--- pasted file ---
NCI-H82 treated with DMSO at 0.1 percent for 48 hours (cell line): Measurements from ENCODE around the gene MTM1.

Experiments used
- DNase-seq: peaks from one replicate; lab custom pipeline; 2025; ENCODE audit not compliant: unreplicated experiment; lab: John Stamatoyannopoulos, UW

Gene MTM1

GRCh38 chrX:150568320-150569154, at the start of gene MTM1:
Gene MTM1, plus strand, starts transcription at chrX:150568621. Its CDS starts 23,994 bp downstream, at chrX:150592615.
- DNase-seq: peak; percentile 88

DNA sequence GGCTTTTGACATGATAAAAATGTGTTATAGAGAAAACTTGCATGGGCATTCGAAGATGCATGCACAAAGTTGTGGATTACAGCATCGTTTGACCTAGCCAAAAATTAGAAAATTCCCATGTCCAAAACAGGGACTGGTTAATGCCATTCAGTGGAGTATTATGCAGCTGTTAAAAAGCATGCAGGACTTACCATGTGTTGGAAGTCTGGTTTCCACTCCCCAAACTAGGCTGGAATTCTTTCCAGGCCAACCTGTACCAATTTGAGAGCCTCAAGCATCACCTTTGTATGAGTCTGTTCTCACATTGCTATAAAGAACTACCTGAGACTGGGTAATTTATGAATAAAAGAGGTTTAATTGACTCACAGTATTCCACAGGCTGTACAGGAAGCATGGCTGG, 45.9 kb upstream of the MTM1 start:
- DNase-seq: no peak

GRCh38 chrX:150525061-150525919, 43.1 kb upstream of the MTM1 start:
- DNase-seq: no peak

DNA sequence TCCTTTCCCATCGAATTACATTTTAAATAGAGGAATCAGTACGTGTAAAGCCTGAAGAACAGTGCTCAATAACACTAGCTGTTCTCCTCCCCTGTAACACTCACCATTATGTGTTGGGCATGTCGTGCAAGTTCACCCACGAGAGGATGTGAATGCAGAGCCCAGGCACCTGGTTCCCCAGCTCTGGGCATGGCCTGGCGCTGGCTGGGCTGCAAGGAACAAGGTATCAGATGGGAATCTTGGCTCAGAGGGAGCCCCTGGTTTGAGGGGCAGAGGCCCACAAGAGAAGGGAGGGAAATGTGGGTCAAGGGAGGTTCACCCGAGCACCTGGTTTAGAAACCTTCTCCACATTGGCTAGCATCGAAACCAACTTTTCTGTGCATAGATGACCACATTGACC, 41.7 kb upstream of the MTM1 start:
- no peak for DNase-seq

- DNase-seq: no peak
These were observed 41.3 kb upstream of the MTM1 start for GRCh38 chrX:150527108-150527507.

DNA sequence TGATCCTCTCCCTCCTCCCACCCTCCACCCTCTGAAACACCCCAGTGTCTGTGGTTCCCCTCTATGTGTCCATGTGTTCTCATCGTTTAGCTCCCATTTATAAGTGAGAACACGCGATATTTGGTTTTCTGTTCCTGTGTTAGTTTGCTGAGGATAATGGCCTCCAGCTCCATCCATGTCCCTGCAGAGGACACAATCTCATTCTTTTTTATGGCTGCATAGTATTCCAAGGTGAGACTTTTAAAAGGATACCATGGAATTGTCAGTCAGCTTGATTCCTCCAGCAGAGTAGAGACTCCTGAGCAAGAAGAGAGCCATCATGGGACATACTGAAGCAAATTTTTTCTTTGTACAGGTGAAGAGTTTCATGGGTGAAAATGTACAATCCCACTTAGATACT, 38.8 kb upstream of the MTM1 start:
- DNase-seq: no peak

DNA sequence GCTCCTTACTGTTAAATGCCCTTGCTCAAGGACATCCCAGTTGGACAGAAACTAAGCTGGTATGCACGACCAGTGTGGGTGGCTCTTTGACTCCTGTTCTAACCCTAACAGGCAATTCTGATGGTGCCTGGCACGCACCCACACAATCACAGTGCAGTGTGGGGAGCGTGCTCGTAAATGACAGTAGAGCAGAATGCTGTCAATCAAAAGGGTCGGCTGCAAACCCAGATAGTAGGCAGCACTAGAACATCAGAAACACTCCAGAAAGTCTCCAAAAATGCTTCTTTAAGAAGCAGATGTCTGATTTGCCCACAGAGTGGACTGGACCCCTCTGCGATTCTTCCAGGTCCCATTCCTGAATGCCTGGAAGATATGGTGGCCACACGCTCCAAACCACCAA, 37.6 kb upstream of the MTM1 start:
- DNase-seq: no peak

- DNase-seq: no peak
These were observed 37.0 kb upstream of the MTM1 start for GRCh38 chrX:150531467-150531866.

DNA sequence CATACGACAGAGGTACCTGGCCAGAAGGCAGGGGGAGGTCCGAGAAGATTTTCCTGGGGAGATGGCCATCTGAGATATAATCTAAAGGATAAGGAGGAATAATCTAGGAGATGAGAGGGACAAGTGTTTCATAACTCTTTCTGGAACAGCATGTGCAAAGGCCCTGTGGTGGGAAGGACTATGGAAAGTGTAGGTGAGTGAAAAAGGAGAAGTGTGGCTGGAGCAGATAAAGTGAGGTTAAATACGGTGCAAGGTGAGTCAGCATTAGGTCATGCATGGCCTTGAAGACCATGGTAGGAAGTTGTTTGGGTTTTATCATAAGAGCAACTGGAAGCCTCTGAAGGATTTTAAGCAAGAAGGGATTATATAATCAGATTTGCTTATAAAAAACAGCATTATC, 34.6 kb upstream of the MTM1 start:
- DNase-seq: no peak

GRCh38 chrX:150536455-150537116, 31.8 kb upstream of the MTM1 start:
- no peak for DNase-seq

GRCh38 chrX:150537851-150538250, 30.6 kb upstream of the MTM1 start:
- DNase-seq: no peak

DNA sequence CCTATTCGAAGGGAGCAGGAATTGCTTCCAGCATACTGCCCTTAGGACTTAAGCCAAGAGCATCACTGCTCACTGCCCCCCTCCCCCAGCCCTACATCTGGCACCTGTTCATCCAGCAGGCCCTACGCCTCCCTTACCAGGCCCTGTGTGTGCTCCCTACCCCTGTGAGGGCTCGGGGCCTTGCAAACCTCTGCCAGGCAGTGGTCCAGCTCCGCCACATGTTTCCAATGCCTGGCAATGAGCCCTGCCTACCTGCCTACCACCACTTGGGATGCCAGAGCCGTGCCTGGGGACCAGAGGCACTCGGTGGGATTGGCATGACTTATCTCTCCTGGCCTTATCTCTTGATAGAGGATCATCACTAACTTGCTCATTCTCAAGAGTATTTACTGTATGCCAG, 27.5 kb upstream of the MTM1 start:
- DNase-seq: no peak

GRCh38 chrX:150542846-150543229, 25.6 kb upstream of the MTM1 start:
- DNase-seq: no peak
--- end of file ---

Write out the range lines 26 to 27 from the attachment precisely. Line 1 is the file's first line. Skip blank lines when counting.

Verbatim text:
GRCh38 chrX:150537851-150538250, 30.6 kb upstream of the MTM1 start:
- DNase-seq: no peak